In 1986, author Robert Fulghum became a folk hero by publishing the book “All I Really Need to Know I Learned in Kindergarten.”“These are the things I learned (in kindergarten):1. Share everything. 2. Play fair. 3. Don't hit people. 4. Put things back where you found them. 5. Clean up your own mess. 6. Don't take things that aren't yours. 7. Say you're sorry when you hurt somebody. 8. Wash your hands before you eat. 9. Flush. 10. Warm cookies and cold milk are good for you. 11.
Most Milwaukee-area residents have probably watched movies in a Marcus Corp. theater or wined, dined and maybe even spent a night in one of the company’s downtown hotels, such as the Pfister, the InterContinental or the Hilton. But few may be aware they have interacted with the multitude of other Marcus family business ventures around town.
Eager to put a little extra cash in their pockets or looking to have a little fun, workers with full-time jobs would take an extra shift, perhaps as a bartender, waitress or cab driver on the weekends. Others would create trinkets or works of art to be sold at craft fairs.
Tweeting on behalf of report @RickRomell for a story he's working on ....He's looking for Wisconsin people who have Black Friday shopping traditions/routines. Please tweet at him if you do. He wants to hear from you!
Muck Rack makes it simple to find people, tweets, or articles that mention any name, keyword, company, hashtag etc. We've compiled this guide to help you make the most of your search.
Selecting a term
Start searching tweets, articles from media outlets, articles mentioned in tweets, journalists'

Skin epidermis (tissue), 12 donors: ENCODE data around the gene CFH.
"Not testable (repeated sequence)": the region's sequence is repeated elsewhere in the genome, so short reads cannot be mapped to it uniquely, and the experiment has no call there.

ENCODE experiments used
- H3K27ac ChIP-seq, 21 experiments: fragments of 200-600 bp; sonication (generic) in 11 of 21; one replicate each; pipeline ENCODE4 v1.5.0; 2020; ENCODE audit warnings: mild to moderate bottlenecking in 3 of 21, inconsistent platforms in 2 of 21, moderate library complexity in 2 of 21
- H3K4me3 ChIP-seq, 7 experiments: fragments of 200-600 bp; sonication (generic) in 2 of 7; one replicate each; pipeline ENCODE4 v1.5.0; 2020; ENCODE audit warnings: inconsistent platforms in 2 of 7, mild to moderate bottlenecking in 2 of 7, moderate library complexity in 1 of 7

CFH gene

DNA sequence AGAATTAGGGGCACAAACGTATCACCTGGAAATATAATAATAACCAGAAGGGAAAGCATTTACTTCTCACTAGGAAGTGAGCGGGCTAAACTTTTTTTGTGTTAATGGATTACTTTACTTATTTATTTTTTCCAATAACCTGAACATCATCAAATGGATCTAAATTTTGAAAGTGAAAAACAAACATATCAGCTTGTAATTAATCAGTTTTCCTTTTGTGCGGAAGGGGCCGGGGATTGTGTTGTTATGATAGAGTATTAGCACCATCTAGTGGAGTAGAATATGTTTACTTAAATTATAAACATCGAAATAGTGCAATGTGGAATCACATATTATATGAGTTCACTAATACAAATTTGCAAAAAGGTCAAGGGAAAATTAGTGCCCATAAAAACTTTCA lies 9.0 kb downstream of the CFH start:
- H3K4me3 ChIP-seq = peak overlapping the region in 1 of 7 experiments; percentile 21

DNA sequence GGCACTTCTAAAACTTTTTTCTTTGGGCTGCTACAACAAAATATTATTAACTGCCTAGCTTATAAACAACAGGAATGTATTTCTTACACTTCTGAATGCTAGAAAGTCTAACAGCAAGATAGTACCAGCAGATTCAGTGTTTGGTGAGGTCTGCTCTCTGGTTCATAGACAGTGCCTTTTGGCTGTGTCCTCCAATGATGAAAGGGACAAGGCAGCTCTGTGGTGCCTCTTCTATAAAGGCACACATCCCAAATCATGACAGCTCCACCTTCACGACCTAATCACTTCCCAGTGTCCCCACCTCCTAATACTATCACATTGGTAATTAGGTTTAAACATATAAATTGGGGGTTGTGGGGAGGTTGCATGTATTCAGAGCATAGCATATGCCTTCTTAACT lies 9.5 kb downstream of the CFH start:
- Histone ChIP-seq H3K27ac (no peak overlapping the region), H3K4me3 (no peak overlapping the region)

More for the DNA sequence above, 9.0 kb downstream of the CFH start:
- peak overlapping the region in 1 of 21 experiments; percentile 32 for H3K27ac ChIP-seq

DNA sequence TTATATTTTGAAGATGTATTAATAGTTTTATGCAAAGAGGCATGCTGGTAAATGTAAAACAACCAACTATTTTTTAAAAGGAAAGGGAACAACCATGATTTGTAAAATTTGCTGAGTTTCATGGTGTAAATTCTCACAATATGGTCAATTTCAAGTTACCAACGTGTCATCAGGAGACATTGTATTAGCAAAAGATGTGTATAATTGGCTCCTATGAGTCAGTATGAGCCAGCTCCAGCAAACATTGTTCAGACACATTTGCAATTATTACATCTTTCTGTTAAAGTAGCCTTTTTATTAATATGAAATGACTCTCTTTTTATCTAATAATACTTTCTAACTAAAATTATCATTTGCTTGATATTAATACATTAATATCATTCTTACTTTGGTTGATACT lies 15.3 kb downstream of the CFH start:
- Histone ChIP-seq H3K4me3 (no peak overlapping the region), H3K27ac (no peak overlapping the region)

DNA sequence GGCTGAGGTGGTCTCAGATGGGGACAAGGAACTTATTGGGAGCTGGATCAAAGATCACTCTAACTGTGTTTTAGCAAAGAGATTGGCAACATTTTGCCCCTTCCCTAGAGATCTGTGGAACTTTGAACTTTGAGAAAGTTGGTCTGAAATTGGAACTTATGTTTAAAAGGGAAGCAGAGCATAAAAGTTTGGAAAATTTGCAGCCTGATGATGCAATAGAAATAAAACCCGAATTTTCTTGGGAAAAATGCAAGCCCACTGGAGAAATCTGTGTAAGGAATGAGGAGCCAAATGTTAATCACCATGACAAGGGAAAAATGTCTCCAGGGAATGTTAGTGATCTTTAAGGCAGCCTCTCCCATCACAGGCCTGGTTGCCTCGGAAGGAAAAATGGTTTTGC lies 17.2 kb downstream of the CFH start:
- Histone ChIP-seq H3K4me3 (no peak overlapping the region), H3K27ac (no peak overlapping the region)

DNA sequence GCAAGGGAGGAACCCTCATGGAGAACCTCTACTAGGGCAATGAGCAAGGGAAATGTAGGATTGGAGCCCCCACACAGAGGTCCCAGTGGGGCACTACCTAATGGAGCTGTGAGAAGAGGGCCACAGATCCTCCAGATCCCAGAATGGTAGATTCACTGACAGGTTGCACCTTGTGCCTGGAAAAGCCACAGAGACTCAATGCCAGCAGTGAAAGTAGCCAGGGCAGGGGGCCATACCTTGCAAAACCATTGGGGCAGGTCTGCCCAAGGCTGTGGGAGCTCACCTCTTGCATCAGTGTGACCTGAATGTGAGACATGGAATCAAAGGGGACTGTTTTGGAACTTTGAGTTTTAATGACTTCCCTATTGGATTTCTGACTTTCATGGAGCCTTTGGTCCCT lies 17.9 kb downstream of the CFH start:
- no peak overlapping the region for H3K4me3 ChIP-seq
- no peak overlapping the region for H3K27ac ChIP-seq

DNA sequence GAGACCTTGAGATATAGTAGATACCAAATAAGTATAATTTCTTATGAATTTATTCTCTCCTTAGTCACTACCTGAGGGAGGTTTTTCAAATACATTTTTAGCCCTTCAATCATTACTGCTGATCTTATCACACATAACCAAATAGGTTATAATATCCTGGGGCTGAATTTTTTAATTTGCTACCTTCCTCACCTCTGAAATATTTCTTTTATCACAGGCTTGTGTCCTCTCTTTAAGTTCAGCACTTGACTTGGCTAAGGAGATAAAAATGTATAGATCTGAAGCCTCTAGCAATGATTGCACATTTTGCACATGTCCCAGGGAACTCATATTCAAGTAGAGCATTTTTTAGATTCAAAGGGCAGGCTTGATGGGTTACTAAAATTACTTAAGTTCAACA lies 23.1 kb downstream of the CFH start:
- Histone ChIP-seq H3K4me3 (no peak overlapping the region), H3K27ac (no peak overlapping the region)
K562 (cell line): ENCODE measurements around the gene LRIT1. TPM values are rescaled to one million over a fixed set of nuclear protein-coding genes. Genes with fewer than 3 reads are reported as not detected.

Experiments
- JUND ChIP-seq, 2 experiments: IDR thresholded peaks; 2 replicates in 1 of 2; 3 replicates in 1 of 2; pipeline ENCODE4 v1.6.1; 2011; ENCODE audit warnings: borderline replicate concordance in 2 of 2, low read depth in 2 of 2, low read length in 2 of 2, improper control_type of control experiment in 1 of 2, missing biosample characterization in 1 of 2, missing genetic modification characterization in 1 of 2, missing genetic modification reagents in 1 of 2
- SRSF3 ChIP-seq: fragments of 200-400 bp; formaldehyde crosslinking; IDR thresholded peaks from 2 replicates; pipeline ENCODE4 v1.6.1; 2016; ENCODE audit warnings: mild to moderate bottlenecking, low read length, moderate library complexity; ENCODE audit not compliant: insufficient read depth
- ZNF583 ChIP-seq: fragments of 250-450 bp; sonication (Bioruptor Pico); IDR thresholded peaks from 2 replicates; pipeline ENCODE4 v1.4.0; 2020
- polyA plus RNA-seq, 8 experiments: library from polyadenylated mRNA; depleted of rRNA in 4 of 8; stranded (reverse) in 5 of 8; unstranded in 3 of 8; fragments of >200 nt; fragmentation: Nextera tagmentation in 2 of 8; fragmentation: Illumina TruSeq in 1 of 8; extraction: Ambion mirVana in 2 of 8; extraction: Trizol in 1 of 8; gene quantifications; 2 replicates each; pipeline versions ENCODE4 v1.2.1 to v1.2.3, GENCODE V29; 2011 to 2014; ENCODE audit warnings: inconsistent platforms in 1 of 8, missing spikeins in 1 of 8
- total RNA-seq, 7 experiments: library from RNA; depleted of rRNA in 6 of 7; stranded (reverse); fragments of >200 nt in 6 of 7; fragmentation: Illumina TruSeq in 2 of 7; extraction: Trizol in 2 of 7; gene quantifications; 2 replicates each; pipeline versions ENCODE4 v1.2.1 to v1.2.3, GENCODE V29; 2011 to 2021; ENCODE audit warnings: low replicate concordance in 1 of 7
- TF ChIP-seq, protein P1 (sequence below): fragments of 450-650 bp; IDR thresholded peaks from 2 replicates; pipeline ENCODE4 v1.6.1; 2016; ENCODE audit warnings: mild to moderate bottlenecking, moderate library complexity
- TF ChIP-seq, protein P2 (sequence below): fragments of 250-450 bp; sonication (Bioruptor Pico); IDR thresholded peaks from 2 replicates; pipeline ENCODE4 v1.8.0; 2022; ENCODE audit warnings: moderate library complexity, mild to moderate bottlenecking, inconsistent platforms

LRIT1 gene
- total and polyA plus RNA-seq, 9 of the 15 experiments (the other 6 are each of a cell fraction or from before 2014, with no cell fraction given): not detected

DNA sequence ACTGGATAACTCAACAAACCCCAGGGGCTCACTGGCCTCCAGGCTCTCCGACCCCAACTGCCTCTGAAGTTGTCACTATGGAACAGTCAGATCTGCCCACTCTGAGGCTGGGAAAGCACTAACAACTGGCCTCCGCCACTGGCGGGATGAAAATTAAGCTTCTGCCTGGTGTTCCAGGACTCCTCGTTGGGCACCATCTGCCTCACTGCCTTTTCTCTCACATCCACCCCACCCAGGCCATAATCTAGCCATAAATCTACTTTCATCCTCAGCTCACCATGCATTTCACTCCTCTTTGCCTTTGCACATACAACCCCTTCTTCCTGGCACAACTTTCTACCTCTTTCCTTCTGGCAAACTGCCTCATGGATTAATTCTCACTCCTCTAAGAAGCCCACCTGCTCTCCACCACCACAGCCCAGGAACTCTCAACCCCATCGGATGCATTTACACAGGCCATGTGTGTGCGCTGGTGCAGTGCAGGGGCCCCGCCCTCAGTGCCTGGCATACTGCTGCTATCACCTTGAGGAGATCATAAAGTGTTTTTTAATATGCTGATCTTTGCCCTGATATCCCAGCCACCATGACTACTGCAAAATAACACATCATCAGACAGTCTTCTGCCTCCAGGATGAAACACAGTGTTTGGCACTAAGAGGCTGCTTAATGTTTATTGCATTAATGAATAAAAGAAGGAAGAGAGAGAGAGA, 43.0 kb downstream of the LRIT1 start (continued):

names, titles and bios with some suggested searches:
Companies or Topics (e.g. iPhone, Microsoft)
Phrases (e.g. "cloud computing") — use quotes to keep the terms together
Twitter handles (e.g. @username) — returns those who have mentioned or replied to
Names (e.g. "David Pogue")
Hashtags (e.g. #sxsw, #london2012)
Bio details (e.g. vegan, Olympics, father)
Muck Rack's Advanced Search allows for many boolean operators.
Find results that mention multiple specified terms, use AND or
+. For example, ensure each result contains both Elon Musk and Mark Zuckerberg by
searching Musk AND Zuckerberg or Musk + Zuckerberg.
Use the operators OR or , to broaden your search when you'd like either of
multiple terms to appear in results. (This is the default behavior of our search when no operators
are used). For example, results will contain either cake or cookie by searching cake OR cookie or cake,cookie
Use NOT or - to subtract results from your search. For
example, searching Disney will yield results about the Walt Disney Company as well as Walt Disney
World Resort. To exclude mentions of Disney World, search for Disney -World or Disney
When using one of these operators with a phrase, enclose it in quotation marks. For example, you can
find results about smartphones excluding Apple's iPhone 4S by searching smartphone -"iPhone
Exact case matching or punctuation
If you're searching for a brand name or keyword that relies on specific punctuation marks or capitalization, you can
find results that match your exact query by adding matchcase: before the keyword you're searching for, like matchcase:E*TRADE .
Use parentheses to separate multiple
boolean phrases. For example, to find journalists talking about having fun in Disney World or
Disneyland, search for ("disney world" OR disneyland) AND fun.
An asterisk can be used to search for any variation of a root word truncated by the asterisk. For example, searching for admin* will return results for administrator, administration, administer, administered, etc.
A near operator is an AND operator where you can control the distance between the words. You can vary the distance the near operation uses by adding a forward slash and number (between 0-99) such as strawberries NEAR/10 "whipped cream", which means the strawberries must exist within 10 words of "whipped cream".